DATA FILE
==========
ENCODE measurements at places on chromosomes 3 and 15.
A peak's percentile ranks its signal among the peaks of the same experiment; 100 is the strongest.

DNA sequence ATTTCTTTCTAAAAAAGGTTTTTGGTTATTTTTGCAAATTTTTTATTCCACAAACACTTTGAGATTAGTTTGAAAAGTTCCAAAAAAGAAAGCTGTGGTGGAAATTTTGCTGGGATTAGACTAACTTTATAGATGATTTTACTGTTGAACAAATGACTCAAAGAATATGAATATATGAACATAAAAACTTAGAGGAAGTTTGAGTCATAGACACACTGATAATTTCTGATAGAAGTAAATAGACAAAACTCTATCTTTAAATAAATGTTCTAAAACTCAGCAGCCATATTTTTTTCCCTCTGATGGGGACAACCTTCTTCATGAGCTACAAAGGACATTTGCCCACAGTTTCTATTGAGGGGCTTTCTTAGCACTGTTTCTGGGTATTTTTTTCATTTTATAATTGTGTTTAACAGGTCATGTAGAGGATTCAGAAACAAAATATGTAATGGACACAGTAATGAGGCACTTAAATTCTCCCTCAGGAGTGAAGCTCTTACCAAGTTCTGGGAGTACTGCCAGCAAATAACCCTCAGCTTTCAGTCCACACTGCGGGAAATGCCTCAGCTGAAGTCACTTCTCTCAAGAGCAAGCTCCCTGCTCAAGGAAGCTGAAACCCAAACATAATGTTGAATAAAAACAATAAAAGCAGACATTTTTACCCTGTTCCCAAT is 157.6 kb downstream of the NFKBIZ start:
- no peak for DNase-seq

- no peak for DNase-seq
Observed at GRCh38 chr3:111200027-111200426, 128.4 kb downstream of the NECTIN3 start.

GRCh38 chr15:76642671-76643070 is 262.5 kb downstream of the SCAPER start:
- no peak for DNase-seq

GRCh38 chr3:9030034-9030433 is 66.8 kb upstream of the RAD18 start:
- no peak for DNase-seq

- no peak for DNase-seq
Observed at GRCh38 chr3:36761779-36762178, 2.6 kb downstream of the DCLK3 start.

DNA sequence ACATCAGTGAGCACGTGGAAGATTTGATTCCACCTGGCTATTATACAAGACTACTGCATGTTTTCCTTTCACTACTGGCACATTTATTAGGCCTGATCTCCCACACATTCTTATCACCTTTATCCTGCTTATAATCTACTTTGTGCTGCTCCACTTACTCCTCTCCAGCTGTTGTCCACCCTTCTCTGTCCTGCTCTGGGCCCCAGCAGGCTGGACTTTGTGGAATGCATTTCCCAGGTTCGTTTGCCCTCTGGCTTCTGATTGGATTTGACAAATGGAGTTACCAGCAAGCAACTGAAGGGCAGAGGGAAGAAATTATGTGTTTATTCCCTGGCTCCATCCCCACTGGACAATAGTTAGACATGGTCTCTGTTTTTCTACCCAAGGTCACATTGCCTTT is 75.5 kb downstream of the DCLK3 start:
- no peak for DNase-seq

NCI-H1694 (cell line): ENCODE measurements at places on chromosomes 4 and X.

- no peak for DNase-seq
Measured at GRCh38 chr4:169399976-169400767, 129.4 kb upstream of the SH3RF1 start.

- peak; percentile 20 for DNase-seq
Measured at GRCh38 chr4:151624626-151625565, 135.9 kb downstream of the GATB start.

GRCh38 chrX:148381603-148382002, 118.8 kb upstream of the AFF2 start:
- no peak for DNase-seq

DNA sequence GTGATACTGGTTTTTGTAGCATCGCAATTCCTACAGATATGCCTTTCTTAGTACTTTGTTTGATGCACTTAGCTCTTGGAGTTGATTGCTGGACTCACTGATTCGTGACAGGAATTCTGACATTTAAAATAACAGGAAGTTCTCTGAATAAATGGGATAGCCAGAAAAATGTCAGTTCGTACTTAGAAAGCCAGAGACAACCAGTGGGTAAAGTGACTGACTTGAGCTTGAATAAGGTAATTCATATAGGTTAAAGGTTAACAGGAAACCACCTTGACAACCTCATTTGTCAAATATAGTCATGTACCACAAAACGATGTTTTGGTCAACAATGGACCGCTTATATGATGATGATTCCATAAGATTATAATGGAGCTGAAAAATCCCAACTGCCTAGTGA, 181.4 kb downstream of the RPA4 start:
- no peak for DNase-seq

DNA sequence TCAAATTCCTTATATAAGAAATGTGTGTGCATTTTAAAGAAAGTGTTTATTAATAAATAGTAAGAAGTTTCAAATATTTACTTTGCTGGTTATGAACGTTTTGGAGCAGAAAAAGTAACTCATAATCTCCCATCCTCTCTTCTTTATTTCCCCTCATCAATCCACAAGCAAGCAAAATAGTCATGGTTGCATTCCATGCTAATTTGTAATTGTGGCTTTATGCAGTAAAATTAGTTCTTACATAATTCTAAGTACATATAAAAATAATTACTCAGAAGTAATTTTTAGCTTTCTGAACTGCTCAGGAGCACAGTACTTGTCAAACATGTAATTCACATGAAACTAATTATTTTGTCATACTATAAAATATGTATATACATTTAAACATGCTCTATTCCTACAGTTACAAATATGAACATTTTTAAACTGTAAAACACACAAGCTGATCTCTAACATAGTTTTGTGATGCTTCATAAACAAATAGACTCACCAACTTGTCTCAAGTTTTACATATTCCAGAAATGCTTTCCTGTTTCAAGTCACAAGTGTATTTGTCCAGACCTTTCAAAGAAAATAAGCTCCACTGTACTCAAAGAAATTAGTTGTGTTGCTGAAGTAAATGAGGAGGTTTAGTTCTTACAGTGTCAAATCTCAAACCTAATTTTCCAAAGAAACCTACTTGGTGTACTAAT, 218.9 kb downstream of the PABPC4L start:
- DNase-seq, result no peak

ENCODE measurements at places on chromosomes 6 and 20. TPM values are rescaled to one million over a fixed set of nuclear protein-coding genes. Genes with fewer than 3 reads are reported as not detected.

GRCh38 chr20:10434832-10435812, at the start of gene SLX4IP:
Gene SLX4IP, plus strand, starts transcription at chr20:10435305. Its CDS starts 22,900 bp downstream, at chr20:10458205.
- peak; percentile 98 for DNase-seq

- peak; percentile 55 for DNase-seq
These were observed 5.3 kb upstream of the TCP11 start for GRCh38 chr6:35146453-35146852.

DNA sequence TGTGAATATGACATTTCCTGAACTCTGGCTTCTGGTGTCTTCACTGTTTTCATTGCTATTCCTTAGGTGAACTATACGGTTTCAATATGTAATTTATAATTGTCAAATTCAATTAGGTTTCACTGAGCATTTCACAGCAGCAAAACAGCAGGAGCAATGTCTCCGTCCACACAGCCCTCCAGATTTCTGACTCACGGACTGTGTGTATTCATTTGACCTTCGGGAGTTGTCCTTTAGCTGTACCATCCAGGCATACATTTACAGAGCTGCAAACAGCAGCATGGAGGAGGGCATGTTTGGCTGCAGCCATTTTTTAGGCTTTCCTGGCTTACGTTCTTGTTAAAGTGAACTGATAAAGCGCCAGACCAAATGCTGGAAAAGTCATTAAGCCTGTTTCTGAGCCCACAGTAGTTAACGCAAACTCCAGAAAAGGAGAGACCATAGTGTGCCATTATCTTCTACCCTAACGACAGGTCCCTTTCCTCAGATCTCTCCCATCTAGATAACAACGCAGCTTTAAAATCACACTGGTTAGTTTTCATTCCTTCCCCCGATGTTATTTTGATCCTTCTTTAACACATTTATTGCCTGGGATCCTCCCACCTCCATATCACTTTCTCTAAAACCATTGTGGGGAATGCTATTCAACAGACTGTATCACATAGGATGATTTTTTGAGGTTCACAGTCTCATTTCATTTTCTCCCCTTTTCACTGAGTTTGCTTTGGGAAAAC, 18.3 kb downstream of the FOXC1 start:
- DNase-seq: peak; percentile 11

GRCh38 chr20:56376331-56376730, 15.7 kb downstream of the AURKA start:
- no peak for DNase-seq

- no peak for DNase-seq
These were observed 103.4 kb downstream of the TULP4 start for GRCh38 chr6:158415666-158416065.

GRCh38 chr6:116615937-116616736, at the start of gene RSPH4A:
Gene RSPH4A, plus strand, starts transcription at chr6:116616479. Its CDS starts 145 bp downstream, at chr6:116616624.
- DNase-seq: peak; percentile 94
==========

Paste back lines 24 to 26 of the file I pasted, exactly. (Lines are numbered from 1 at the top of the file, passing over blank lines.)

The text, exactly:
DNA sequence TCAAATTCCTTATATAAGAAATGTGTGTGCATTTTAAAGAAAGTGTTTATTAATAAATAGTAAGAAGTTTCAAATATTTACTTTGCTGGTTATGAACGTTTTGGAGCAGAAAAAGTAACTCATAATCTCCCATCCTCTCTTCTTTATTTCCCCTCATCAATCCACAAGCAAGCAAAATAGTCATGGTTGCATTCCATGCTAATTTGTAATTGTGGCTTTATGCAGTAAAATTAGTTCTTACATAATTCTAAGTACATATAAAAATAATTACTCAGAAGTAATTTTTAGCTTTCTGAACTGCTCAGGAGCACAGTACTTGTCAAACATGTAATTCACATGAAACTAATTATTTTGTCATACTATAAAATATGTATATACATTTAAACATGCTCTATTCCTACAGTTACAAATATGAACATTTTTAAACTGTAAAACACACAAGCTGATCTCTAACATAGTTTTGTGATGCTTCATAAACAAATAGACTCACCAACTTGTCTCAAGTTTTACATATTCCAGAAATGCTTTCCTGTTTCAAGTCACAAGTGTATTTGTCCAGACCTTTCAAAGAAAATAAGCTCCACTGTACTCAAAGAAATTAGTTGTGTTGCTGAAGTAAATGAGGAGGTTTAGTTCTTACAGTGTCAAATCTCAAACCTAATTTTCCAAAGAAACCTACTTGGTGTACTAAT, 218.9 kb downstream of the PABPC4L start:
- DNase-seq, result no peak

ENCODE measurements at places on chromosomes 6 and 20. TPM values are rescaled to one million over a fixed set of nuclear protein-coding genes. Genes with fewer than 3 reads are reported as not detected.